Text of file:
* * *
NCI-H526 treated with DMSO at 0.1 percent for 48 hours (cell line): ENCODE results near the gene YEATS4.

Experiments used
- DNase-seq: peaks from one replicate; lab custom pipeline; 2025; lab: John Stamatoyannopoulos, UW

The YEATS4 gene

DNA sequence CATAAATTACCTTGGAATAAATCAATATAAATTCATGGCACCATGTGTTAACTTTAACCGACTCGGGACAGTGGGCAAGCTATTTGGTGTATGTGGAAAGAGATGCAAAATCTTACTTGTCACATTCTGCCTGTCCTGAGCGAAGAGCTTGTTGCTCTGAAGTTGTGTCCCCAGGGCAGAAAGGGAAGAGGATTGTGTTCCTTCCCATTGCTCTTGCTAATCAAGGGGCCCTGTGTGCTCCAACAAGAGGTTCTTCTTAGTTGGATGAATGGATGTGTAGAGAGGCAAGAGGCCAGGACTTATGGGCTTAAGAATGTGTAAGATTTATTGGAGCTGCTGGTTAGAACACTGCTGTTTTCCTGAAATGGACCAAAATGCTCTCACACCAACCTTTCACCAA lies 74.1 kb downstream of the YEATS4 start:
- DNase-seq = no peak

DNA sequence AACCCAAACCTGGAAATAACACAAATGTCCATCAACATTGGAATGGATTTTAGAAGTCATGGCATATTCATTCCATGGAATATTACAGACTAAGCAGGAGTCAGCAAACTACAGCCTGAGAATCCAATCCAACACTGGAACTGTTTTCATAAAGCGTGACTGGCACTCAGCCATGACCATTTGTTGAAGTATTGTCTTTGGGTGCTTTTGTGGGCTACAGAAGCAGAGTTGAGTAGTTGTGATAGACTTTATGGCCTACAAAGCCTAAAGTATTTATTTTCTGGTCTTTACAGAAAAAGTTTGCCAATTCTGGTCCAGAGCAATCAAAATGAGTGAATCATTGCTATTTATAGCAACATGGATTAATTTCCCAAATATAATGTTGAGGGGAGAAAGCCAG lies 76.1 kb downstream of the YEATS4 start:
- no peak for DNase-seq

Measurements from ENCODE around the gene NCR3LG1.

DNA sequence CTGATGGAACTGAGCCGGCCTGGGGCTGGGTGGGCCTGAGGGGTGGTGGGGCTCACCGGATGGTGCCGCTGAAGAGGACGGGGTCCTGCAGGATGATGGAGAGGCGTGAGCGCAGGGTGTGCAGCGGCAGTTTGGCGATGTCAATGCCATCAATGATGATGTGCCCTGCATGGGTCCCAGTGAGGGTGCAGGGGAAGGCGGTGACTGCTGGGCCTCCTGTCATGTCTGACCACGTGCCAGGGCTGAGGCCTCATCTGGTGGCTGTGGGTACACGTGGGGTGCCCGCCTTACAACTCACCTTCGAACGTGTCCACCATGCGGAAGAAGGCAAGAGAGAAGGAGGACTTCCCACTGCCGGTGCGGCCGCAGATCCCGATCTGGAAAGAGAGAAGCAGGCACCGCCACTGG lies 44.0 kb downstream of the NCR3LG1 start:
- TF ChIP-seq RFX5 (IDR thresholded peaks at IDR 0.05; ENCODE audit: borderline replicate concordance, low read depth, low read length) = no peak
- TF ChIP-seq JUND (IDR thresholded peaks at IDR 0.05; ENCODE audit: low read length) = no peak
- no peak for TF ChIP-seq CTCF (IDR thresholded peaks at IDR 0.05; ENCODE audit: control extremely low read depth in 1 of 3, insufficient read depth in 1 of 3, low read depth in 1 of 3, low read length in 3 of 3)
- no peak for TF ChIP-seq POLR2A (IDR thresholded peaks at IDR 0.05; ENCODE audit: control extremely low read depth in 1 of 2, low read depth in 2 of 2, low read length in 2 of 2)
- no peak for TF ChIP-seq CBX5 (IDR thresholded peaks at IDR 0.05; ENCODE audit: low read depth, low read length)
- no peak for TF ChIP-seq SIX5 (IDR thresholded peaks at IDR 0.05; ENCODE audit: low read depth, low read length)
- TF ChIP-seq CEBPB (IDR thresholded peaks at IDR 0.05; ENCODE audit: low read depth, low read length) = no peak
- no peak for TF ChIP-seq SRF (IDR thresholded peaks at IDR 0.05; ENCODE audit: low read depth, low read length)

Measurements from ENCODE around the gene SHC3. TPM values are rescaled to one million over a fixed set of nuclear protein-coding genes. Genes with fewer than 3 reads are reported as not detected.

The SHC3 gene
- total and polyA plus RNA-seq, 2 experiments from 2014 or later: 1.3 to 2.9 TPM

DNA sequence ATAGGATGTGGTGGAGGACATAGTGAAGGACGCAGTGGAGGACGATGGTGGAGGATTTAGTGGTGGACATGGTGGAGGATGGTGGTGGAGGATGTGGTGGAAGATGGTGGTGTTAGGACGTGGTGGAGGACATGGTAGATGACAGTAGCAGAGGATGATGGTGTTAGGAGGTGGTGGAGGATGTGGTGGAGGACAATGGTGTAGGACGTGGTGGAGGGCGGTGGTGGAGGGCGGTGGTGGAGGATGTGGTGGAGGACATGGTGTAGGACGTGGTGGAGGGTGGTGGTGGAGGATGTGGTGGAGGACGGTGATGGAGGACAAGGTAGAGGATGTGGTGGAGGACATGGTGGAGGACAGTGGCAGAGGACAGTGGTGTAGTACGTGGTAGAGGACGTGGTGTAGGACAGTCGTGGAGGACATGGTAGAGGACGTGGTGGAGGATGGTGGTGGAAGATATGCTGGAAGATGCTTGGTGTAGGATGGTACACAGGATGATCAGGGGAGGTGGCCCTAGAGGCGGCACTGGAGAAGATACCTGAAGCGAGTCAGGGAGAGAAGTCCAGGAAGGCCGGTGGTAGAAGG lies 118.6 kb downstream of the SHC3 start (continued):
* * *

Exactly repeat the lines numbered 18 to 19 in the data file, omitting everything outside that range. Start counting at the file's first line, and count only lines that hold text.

- no peak for TF ChIP-seq SRF (IDR thresholded peaks at IDR 0.05; ENCODE audit: low read depth, low read length)

Measurements from ENCODE around the gene SHC3. TPM values are rescaled to one million over a fixed set of nuclear protein-coding genes. Genes with fewer than 3 reads are reported as not detected.